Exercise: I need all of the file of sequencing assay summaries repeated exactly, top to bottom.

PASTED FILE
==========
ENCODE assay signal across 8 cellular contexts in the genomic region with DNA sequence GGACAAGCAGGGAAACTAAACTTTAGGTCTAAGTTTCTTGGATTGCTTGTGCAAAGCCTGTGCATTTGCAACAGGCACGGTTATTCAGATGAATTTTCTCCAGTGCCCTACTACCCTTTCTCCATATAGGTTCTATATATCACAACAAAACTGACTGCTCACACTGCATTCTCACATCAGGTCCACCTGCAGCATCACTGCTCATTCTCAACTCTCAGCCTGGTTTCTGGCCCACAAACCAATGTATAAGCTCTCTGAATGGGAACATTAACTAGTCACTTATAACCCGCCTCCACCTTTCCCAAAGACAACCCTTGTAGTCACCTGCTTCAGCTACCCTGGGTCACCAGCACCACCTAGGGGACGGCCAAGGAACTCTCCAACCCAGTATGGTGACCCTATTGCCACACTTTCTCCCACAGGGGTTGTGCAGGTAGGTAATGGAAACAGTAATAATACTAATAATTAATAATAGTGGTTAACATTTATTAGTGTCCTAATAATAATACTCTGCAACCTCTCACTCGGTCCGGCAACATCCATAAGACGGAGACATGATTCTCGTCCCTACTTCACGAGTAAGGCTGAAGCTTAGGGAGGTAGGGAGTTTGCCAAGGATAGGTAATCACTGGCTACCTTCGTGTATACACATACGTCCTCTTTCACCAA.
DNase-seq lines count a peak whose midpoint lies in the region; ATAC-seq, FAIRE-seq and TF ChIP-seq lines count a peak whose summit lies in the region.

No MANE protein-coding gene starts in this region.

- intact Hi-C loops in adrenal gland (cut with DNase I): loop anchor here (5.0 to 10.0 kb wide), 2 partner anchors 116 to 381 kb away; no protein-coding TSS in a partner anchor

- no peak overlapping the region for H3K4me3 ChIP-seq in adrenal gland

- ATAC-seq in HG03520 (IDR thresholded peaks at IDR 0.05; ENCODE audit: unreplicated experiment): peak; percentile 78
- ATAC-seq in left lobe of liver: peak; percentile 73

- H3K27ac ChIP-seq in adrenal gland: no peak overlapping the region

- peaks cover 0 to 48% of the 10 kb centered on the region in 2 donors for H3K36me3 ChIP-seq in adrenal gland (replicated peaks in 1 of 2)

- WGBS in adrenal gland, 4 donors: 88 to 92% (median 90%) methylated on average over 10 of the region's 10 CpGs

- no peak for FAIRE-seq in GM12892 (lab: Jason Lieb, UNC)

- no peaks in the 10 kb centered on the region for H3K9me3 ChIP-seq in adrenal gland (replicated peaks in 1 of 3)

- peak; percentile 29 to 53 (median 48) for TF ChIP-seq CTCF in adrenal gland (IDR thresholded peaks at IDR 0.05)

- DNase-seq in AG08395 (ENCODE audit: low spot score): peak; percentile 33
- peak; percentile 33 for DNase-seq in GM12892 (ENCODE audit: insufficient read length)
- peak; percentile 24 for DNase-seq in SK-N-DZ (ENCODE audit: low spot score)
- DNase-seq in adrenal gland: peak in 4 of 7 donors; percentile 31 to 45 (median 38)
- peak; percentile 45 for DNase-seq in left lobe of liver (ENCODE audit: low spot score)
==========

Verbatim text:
ENCODE assay signal across 8 cellular contexts in the genomic region with DNA sequence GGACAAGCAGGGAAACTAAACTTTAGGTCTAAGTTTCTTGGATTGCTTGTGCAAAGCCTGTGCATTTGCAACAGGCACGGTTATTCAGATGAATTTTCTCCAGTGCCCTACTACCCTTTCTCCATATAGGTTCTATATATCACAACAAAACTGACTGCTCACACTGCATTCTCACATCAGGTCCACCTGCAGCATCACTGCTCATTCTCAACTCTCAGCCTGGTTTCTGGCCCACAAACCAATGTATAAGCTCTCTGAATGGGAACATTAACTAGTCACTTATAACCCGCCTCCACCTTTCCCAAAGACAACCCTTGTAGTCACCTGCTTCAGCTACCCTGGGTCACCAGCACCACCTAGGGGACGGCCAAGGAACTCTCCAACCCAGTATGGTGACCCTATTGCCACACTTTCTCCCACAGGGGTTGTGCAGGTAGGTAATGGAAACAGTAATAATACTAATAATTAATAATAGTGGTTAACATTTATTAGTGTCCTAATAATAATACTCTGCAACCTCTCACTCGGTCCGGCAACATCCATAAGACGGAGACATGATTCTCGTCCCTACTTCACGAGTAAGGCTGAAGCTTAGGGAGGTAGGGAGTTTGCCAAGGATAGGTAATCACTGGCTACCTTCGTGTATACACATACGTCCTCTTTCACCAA.
DNase-seq lines count a peak whose midpoint lies in the region; ATAC-seq, FAIRE-seq and TF ChIP-seq lines count a peak whose summit lies in the region.

No MANE protein-coding gene starts in this region.

- intact Hi-C loops in adrenal gland (cut with DNase I): loop anchor here (5.0 to 10.0 kb wide), 2 partner anchors 116 to 381 kb away; no protein-coding TSS in a partner anchor

- no peak overlapping the region for H3K4me3 ChIP-seq in adrenal gland

- ATAC-seq in HG03520 (IDR thresholded peaks at IDR 0.05; ENCODE audit: unreplicated experiment): peak; percentile 78
- ATAC-seq in left lobe of liver: peak; percentile 73

- H3K27ac ChIP-seq in adrenal gland: no peak overlapping the region

- peaks cover 0 to 48% of the 10 kb centered on the region in 2 donors for H3K36me3 ChIP-seq in adrenal gland (replicated peaks in 1 of 2)

- WGBS in adrenal gland, 4 donors: 88 to 92% (median 90%) methylated on average over 10 of the region's 10 CpGs

- no peak for FAIRE-seq in GM12892 (lab: Jason Lieb, UNC)

- no peaks in the 10 kb centered on the region for H3K9me3 ChIP-seq in adrenal gland (replicated peaks in 1 of 3)

- peak; percentile 29 to 53 (median 48) for TF ChIP-seq CTCF in adrenal gland (IDR thresholded peaks at IDR 0.05)

- DNase-seq in AG08395 (ENCODE audit: low spot score): peak; percentile 33
- peak; percentile 33 for DNase-seq in GM12892 (ENCODE audit: insufficient read length)
- peak; percentile 24 for DNase-seq in SK-N-DZ (ENCODE audit: low spot score)
- DNase-seq in adrenal gland: peak in 4 of 7 donors; percentile 31 to 45 (median 38)
- peak; percentile 45 for DNase-seq in left lobe of liver (ENCODE audit: low spot score)